The recent sad news of the death of Elizabeth Taylor – and the reports of her abundantly large estate, which due to her predilection for large diamonds and gold jewellery is reported to amount to around £350 million – has got me thinking about the inheritance tax bill that her estate will shortly be facing. Not quite the sort of sums that I handle in the day to day administration of estates, and certainly not the sort of sums I think about when I consider my own estate.
What I think is "SIX HUNDRED AND FIFTY GRAND?! Pah. Even with all that life insurance we've indulged in while we're young and healthy to make sure we'd leave a merry widow(er), I'd be breathing easy in the financial wiggle room afforded by half of that figure, ta very much." The fact is, we live in the cheap-housing-district of the North of England, we're relatively young, didn't buy our first house until the prices had started climbing and we left university in the noughties. Although I can't claim to be destitute, frankly, I pity the poor probate solicitor who has to wade through the paperwork relating to my student loans if I happen to pop my clogs before they're paid off (some time in 2070, or whenever it may be). Let's just say that the inheritance tax benefits of being married are somewhat irrelevant to us right now.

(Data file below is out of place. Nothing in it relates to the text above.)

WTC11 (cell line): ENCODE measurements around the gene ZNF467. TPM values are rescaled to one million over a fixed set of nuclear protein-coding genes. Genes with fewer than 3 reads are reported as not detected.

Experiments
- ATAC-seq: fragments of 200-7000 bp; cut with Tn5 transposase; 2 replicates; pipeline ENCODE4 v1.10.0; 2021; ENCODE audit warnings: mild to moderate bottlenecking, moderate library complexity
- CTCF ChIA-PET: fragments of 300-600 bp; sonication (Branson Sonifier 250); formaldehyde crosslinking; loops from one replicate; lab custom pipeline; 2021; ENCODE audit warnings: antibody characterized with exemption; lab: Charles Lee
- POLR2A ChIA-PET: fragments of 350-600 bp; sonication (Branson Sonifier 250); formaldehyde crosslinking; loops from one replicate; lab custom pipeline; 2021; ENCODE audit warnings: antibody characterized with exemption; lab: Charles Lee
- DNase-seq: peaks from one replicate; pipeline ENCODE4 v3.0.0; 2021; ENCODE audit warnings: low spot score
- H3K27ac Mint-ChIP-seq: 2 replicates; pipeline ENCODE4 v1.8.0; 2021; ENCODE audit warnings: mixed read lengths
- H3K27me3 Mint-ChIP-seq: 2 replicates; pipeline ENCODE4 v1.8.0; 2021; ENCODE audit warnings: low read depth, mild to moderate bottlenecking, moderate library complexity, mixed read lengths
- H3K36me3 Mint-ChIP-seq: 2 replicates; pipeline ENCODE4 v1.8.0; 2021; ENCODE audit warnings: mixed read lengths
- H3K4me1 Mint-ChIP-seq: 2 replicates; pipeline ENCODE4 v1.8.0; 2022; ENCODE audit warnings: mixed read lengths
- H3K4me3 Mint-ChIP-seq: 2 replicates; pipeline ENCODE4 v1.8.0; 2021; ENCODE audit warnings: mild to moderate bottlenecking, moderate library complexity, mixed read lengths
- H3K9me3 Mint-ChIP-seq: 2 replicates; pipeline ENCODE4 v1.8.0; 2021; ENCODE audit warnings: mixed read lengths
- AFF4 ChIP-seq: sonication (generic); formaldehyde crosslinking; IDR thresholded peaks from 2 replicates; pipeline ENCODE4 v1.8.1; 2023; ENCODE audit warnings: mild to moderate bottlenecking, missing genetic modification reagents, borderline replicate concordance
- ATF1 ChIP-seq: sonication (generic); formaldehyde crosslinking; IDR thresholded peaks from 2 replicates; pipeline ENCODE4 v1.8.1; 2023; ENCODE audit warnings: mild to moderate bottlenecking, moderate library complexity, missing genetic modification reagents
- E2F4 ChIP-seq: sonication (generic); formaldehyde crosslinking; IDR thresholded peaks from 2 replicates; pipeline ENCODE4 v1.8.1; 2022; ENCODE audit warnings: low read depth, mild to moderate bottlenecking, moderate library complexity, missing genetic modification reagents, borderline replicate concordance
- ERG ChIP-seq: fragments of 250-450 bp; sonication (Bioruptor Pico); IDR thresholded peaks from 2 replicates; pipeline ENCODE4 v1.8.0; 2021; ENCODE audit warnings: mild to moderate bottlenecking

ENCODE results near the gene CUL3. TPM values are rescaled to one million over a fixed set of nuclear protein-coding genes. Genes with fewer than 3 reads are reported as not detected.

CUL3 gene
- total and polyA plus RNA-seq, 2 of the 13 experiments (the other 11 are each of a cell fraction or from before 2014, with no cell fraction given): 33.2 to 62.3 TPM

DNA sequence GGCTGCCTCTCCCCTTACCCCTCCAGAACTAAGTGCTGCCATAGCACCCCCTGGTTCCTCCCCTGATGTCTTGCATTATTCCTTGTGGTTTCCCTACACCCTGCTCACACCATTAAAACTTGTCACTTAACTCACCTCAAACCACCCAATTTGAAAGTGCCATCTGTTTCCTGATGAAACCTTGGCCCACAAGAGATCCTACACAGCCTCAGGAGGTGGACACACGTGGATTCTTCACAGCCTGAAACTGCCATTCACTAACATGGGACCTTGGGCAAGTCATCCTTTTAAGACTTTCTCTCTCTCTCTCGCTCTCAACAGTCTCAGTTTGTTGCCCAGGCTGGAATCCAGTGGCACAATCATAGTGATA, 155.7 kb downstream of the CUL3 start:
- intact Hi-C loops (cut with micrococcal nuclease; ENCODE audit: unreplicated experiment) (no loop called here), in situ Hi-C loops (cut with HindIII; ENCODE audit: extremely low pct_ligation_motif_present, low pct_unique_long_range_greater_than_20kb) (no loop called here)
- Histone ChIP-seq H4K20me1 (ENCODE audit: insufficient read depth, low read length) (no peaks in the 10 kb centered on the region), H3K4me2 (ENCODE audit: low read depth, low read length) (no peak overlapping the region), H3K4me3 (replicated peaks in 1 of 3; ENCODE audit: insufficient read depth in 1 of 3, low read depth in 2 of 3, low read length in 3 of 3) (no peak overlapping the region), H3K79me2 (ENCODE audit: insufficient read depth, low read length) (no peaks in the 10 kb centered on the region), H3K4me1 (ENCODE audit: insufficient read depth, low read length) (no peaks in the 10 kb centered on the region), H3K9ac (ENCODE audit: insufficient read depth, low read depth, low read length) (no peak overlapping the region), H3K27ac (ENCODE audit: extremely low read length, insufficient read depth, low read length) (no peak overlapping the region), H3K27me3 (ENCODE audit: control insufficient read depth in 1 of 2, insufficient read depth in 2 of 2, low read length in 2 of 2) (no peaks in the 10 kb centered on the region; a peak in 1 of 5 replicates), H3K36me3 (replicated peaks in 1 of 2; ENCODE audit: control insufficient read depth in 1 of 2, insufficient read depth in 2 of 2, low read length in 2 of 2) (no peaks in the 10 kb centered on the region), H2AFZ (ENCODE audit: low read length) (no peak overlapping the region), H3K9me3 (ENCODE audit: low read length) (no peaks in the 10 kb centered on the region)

However, give us a few years, a house price rise or two - or a house move - and a bit more opportunity to gnaw at that mortgage of ours, and maybe we'll be as grateful as our parents are for the fact that in October 2007, the law changed to allow the transfer of inheritance tax nil rate bands between spouses and civil partners.
I've tried to make all that as clear for everyone else as it is in my head, but I don't think I've succeeded. It doesn't look as neat and clear as I'd imagined - try the hmrc.gov.uk website if you're especially confused. But it's probably best to sum it up thus: as long as you leave everything to each other and you're married or in a civil partnership, you can pretty much take it as read that you've got at least £650,000 to play with before either of your estates would have to pay inheritance tax. (There are exceptions, but you can talk to your solicitor about those).
And even if you don't need all of that (yet), you can always pretend you might…even if you’ve never been married to Richard Burton.